Peer critique is a tool for formative and summative assessment in art and design classrooms (Motley, 2016). Although some forms of critiques are dominated by the instructor (Barrett, 2000), a framework encouraging peer discussion establishes a collaborative environment and fosters meta-cognitive skills (Topping, 1998).
Two graphic design professors are proposing a tool called CritMoves to enhance participation in classroom critiques. Based on the concept of conversational moves (Nichols, 2019), CritMoves would allow faculty to create a set of specific prompts that would be randomly assigned to students via student cell phones. Students could “execute” prompts during the critique, gamifying the critique experience and encouraging peer communication.
Prompts such as “agree with what was just said and add additional feedback” or “disagree with what was just said and share an opposing view” encourage students to engage in a full discussion. Other prompts such as “discuss the color contrast in this piece” direct students to focus on specific details that can be connected to pedagogical goals. Our intention is that the structure of the curated prompts will lead to more positive feelings towards peer critique and a greater sense of belonging in the classroom.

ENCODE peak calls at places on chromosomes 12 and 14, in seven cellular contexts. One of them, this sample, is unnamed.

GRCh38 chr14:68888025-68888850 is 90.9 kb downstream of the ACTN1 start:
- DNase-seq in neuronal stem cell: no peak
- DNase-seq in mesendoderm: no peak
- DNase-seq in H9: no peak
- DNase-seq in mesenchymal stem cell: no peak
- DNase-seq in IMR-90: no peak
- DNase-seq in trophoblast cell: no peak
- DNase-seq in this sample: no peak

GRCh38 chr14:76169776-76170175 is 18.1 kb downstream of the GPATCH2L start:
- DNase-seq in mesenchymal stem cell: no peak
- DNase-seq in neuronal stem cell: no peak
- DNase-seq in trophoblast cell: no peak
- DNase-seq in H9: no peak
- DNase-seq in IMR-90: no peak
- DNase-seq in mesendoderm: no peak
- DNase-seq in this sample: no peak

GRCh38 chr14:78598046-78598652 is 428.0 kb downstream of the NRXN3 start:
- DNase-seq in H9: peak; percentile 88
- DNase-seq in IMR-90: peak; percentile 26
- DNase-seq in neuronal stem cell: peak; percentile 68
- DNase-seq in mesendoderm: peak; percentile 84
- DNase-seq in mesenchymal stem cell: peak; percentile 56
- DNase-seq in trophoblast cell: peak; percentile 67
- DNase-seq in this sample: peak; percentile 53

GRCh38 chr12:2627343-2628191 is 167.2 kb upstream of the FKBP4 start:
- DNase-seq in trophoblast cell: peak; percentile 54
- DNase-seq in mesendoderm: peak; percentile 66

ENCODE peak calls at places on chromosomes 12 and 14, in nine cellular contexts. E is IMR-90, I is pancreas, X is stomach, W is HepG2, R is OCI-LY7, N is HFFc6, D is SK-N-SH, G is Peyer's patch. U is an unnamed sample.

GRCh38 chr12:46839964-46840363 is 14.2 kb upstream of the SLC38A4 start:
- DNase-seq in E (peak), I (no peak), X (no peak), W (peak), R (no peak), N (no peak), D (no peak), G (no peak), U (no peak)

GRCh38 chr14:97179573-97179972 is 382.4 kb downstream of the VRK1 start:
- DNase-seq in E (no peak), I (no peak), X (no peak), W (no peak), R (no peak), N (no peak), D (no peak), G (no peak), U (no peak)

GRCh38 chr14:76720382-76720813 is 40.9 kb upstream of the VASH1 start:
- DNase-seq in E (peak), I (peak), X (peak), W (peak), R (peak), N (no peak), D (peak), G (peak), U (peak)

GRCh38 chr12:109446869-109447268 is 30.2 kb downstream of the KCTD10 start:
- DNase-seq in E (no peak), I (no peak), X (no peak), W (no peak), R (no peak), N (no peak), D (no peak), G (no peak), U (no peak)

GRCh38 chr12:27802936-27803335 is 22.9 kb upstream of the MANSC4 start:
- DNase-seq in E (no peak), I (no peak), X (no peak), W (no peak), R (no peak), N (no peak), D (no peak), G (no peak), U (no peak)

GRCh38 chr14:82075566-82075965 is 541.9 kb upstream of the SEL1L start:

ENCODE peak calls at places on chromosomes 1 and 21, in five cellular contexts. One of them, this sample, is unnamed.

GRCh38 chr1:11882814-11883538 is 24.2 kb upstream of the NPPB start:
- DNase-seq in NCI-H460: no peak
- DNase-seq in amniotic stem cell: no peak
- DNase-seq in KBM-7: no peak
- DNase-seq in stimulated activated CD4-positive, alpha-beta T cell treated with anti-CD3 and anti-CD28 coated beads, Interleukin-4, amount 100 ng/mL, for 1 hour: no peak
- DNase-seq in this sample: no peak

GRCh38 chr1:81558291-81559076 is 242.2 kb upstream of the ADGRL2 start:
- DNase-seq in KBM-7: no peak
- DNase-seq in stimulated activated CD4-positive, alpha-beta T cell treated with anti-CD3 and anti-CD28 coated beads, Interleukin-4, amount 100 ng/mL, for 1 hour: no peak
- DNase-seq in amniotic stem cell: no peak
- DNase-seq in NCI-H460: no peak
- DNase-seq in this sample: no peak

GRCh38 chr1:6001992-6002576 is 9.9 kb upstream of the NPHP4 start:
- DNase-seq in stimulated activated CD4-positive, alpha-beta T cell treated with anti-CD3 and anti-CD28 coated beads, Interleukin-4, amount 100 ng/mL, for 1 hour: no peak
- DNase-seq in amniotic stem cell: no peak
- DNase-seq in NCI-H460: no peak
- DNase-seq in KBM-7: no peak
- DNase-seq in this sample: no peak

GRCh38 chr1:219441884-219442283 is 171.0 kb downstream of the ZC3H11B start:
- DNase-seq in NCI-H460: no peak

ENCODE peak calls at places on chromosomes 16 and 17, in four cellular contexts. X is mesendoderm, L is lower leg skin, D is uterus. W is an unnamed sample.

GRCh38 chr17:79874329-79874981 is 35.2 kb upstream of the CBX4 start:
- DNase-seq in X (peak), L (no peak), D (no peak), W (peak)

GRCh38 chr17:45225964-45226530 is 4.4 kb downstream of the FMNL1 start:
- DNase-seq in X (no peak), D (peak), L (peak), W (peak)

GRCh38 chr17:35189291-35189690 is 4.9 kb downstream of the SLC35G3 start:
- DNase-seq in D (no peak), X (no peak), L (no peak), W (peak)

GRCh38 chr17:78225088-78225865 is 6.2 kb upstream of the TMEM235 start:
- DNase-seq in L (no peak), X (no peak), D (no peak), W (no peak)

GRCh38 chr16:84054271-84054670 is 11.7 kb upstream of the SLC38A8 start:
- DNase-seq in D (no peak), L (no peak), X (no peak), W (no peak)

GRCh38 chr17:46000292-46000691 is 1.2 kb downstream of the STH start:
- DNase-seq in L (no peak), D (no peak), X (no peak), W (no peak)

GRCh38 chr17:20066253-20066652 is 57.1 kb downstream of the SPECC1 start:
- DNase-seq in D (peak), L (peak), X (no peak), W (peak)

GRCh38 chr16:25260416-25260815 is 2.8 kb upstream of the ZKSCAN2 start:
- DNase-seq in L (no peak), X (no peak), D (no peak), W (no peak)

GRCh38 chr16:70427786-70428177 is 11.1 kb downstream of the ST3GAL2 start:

This presentation will discuss the early stages of this research and the development of a prototype through an interdisciplinary collaboration of students in Computer Science and Graphic and Interactive Design programs. We are interested in engaging in a conversation about how best to utilize technology to foster human interaction and connection in art and design classrooms.
This design research is presented at Design Incubation Colloquium 10.2: Annual CAA Conference 2024 (Hybrid) on Thursday, February 15, 2024.